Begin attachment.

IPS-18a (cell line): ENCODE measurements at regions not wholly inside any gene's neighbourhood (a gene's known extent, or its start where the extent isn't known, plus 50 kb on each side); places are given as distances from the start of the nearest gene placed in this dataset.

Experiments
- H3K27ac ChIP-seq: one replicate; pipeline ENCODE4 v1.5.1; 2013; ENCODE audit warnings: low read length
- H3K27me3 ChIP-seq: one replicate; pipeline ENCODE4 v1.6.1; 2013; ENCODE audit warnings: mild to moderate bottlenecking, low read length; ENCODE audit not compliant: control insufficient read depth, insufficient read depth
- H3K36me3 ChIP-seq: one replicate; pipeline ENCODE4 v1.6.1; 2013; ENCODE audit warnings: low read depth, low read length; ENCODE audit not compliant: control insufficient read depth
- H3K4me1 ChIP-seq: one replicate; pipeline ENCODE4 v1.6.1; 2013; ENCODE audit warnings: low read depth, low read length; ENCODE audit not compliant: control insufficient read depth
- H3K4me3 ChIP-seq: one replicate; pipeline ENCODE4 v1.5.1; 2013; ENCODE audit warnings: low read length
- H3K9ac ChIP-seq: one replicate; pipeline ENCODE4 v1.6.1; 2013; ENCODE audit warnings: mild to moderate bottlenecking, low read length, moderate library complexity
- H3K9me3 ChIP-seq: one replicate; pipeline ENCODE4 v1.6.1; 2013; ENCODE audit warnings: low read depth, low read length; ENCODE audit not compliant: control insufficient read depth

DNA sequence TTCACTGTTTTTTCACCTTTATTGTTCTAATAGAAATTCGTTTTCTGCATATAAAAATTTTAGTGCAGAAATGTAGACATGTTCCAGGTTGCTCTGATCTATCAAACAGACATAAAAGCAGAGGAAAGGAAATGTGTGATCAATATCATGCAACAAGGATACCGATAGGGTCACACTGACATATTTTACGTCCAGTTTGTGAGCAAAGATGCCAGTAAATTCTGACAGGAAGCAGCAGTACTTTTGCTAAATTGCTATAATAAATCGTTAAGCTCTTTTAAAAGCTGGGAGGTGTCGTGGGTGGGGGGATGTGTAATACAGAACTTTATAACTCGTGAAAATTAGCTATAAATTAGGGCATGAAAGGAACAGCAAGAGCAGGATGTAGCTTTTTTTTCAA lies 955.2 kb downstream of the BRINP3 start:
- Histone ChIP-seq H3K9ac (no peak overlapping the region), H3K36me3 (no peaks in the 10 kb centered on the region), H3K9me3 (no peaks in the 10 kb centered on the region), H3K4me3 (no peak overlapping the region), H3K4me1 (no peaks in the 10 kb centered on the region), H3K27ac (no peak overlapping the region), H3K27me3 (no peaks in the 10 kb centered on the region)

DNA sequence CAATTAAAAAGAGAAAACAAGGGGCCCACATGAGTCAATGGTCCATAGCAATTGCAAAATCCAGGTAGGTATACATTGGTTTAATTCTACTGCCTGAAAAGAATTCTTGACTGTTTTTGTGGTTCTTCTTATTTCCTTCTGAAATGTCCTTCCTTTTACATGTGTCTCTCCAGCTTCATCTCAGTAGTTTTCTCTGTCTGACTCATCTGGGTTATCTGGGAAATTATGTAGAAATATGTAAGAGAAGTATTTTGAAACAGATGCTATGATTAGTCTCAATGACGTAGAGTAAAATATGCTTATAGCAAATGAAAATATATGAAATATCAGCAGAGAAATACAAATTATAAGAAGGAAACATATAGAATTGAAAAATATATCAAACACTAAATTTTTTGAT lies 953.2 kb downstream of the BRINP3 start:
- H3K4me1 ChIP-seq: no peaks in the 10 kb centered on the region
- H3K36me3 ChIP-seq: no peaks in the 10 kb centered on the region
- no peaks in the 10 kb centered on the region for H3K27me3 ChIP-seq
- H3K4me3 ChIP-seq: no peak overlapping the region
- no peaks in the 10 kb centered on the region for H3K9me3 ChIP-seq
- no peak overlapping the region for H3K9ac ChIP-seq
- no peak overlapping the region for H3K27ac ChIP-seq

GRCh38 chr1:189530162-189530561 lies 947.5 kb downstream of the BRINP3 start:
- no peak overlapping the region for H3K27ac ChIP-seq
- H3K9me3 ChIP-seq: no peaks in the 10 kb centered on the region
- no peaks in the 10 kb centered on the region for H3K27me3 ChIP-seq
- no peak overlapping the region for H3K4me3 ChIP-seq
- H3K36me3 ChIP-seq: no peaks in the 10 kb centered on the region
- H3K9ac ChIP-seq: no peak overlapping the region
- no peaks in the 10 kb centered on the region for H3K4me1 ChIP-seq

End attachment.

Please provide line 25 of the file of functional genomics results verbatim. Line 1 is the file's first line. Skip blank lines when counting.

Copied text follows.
- H3K36me3 ChIP-seq: no peaks in the 10 kb centered on the region